- 3 poles creates a very storm worthy design - Can be used with 2 poles to save weight - Double wall construction to prevent condensation inside - Pole clip design for very fast and easy setup and take down - Interior buckles to outer shell for one piece setup/take down - Two top vents on vestibules for cross ventilation - Large no claustrophobic interior with high ceiling - Large side doors for easy entry and exit - 2 interior options: -- Mesh Netting interior for extra ventilation -- Breathable Fabric interior for more warmth and to keep spindrift and sand from blowing in Note: Breathable Fabric interior has mesh netting window on each door with zippered flap - Four interior pockets - Two large vestibules; each with a zippered door 0.86 sq m + 0.86 sq m (9.2 sq ft + 9.2 sq ft)
- Want even lighter weight? Leave the 204g (7.2oz) 3rd pole at home
- Highest quality components - World class quality - Ready to go out of the box; seam sealed where necessary at the factory
- 4 season - double wall tent - exoskeleton design (3 poles on outside) - high strength to weight ratio - weight: 1.823kg (64.3oz / 4lb 0.3oz) for SuprSilTM outer, Breathable Fabric inner, non-slip, seam taped floor, and 3 x 4-Seasons DAC NSL 9mm aluminum poles (rev. A-5)
- 3rd pole weight: 204g (7.2oz)
Ratings with different poles (comes with 3 x 4-Seasons 9mm poles):
2 x 4-Seasons 9mm poles + 3rd 4-Seasons 9mm pole = 4 seasons rated
2 x UL poles + 3rd 4-Seasons 9mm pole = 3+ seasons rated
2 x poles = 3-seasons rated
After one year of using the tent, I am generally very pleased, though workmanship could be better and a few small improvements are needed. I give it four stars to encourage improvements. I used the tent for several trips, including a one-week trip with almost constant rain and a couple of winter trips.
The tent is very roomy, and super tall. I am 6’4”, and this is the first backpacking tent that I can enter and exit without the need to fold myself in two. The vestibules are very big too; you can put an expedition size backpack in each of the vestibules, and still be able to get in and out comfortably. The inner tent has four big mesh pockets and attachments on the top for a possible upper mesh shelf or just to hang something inside. As all other 2p backpacking tents, this is more of a 1.5p tent unless your buddy is on the small side. There is no way you could fit two long-wide pads in it. I always used this tent alone, and for the winter trips it has an ideal solo size for me.
During the rainy week-long trip, the inner tent newer got condensation, except one night when it rained non-stop for 24 hours, and I was obliged to stay in the forest, i.e., no air currents. The bottom of the tent, usually get some condensation, but this is expected given that it is not breathable by design. During the winter trip, the condensation was worse but reasonable. However, I was alone in the tent, and for two persons the condensation will certainly get worse. As pointed out by other users, mesh windows that open for at least half of the door, would be much better to improve ventilation. The current mesh windows are too small.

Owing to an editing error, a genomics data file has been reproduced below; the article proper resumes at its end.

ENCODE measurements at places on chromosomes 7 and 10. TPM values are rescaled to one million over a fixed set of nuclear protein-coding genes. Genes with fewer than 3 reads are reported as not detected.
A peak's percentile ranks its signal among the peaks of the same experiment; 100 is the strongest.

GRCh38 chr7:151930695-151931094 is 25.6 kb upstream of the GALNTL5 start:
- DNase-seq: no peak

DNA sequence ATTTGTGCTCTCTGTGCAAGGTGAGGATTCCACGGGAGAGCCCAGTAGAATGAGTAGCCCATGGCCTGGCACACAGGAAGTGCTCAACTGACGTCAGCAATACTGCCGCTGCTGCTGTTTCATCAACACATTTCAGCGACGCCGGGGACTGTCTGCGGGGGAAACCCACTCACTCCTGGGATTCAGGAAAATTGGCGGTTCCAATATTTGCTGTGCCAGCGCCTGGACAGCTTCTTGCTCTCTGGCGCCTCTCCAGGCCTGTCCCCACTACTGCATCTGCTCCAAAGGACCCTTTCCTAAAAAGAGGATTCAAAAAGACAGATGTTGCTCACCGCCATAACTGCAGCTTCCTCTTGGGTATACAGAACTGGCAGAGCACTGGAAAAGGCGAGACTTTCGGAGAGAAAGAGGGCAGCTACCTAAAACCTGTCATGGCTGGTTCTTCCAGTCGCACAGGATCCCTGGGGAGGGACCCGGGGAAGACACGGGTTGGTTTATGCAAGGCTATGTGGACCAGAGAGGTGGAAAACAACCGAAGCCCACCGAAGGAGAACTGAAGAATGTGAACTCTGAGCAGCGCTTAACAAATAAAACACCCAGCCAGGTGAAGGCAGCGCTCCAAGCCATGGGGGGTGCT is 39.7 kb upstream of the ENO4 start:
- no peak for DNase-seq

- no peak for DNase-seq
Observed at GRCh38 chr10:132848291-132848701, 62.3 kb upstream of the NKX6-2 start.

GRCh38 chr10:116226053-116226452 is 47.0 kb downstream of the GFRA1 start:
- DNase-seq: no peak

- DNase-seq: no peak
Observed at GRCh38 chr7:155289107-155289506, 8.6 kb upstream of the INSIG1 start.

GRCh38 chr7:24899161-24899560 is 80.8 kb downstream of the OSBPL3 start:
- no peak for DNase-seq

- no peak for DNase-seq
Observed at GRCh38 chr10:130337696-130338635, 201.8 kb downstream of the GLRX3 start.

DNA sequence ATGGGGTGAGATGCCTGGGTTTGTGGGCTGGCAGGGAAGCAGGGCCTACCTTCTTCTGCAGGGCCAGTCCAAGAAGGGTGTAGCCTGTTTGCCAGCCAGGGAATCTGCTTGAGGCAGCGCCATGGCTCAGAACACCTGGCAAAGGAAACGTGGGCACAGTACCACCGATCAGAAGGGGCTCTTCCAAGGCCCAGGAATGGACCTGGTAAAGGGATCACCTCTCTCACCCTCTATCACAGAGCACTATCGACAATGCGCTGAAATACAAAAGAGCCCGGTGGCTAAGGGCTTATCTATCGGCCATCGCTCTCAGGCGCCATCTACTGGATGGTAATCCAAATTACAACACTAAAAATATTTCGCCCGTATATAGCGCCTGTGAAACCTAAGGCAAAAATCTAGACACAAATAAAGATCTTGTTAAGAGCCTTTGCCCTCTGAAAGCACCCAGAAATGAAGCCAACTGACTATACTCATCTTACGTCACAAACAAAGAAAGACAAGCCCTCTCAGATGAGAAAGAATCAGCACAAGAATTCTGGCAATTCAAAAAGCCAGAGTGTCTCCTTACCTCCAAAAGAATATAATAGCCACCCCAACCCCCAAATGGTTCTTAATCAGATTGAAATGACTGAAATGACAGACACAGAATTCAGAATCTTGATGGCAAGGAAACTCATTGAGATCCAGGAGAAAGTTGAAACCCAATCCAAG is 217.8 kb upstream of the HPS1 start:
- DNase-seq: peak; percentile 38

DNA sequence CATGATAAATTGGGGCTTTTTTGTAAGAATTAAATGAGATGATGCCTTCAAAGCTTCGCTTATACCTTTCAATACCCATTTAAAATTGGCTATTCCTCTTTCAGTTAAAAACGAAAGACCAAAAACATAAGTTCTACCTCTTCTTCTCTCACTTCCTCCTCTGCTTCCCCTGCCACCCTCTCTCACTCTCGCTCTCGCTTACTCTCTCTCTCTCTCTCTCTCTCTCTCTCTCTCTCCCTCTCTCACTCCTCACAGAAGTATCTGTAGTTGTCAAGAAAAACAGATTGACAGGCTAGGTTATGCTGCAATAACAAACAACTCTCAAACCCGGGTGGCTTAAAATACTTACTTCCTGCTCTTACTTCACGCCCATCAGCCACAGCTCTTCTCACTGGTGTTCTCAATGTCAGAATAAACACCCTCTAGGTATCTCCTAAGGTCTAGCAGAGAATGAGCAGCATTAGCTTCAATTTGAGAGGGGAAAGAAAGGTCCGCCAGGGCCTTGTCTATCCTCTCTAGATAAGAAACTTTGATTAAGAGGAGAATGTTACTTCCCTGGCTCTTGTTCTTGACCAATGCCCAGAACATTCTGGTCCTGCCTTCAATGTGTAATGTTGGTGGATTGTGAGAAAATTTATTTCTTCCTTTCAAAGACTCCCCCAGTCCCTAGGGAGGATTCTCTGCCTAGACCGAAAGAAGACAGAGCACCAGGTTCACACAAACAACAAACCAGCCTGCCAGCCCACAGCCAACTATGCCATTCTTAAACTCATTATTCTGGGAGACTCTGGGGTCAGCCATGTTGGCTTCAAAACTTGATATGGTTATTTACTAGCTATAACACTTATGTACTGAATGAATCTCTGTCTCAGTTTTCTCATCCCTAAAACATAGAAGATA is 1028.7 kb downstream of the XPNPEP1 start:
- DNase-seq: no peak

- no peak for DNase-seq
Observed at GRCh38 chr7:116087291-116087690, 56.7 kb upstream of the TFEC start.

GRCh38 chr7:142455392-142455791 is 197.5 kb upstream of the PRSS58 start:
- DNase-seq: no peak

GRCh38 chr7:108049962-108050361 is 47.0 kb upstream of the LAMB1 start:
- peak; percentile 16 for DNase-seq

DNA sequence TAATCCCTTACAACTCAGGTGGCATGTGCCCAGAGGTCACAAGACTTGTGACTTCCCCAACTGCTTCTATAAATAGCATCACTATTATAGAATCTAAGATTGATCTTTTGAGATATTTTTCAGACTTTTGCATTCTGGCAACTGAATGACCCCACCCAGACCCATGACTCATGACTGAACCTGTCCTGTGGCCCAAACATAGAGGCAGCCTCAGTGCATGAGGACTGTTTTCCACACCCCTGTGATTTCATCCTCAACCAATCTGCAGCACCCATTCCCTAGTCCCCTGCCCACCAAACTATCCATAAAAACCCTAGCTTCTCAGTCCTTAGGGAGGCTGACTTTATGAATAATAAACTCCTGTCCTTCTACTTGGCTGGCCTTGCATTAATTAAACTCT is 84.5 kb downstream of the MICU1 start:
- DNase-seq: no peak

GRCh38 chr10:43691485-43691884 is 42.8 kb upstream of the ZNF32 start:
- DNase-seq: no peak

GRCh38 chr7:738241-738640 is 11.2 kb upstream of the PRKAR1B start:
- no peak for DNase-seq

I made a couple of winter trips, but never had snowfalls during the trips, so I cannot comment on the snow-loading capacity. However, the ground sheet hooks are very small, and impossible to operate in gloves. You are therefore obliged to freeze your hands in the winter to attach and remove the ground sheet. Something bigger or of different design is needed there. The hooks that attach the tent to the poles are in contrast easy to operate in gloves.
Now, to the workmanship. After my first one-week trip with the tent, I discovered that the PU layer in the corners of the inner tent, has seriously deteriorated. I contacted Big Sky, who agreed that this was a defect and send me a replacement. However, inspecting the newly arrived inner, I discovered some defects in PU layer in it also. I decided to keep the tent anyway, as I like it a lot, and will just reapply PU myself when needed. This seems to me a problem of manufacturing when the tents are folded before being completely dry. I hope that this is just a result of rushing orders during the pandemic.
The fabric loops on the outer tent, which are used to attach it to the poles at the corner, are very weak, and one of them has already broken on my tent. I understand that they are made weak by design: a broken loop can easily be replaced in the field by a piece of cord while a ripped tent fabric would be a much bigger problem. Nevertheless, some improvements would be welcome.
The stitchings have some minor cosmetic defects here and there, but nothing functional.
Another problem is that the outer tent zipper storm protector fabric gets stuck in the zippers from time to time when it gets wet. Given that the fabric is very thin, this causes it to be damaged quickly. A snag guard fabric strip is badly needed on the outer tent zippers, and maybe an anti-snagging slider cover.
The way the poles attach at the top of the tent, you need to insert one of the poles into the corners of the tent before the other. However, no indication of which pole should go first is available on the tent. I immediately attached colored cords to the corners for that purpose, but a color indication out of the box would be better.
The ground sheet is made of nonwoven fabric (Tyvek?) and is very light. However, it is also relatively weak; I had a small hole in it after my first trip. As noted by other users, the bottom of the sheet is attracting dirt. Nevertheless, given that it is a nonwoven fabric, it does not absorb water. You can wash it in the nearest lake or river, hang it and it will dry almost immediately. It also means that it will not get heavy after a rain.
In summary: bigger mesh windows, bigger corner hooks and zipper anti snag protection are needed to make this tent perfect. This will add a bit of weight to the tent, but given that it is now much lighter than anything in comparable size and strength, this is not a problem. Workmanship also needs improvements.